Objectives:With the introduction of novel immune therapeutics for the treatment of disseminated malignancies, we sought to evaluate whether deliberate sequencing of immunotherapy before/after conventional cytotoxic chemotherapy would have an impact on clinical outcomes in patients with previously treated metastatic melanoma. We sought to evaluate whether or not ipilimumab immunotherapy administered before or after cytotoxic chemotherapy (nab-paclitaxel+bevacizumab, AB) would impact clinical outcomes.Methods:We conducted a randomized phase 2 clinical trial of patients with BRAF wild-type metastatic melanoma (up to 2 prior therapies) who received either: (A) AB followed by ipilimumab therapy at progression; or (B) ipilimumab followed by AB treatment at progression. The primary goal of the study was a comparison of AB versus ipilimumab progression-free survival, with secondary clinical and laboratory endpoints.Results:This study did not reach full accrual due to concurrent Food and Drug Administration approval of anti-programmed cell death 1 agents. Nevertheless, the available data suggests a cumulative therapeutic advantage to the sequential use of ipilimumab followed by AB. Correlative laboratory data revealed a favorable effect on systemic immune homeostasis in patients receiving AB therapy, of potential interest in further investigations, especially in the context of chemotherapy/immunotherapy combinations.Conclusion:Albeit limited in scope, our data suggest that cytotoxic therapy with nab-paclitaxel and bevacizumab appear to favorably alter systemic parameters of immune function of potential benefit in combination T-cell directed immune checkpoint inhibitor therapy.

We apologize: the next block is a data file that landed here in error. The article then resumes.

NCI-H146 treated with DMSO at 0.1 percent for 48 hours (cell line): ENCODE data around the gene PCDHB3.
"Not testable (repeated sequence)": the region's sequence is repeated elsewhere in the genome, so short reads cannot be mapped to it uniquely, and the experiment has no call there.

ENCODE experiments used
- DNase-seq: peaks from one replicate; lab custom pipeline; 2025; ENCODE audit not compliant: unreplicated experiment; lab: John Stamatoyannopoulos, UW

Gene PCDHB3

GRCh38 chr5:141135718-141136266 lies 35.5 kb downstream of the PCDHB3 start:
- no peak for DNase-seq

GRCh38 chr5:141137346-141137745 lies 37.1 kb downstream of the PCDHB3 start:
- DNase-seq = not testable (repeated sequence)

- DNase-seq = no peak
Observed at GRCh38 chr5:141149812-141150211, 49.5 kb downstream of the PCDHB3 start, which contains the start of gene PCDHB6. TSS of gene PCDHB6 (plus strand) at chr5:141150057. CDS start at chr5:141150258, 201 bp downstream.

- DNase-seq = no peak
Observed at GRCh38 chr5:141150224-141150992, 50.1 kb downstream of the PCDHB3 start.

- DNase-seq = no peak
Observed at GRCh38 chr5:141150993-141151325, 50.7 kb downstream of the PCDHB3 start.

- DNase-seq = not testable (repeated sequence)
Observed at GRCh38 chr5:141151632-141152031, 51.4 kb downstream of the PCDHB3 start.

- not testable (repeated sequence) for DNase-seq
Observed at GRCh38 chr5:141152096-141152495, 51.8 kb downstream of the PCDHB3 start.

|Original language||English (US)|
|Number of pages||7|
|Journal||American Journal of Clinical Oncology: Cancer Clinical Trials|
|State||Published - Feb 1 2020|
ASJC Scopus subject areas
- Cancer Research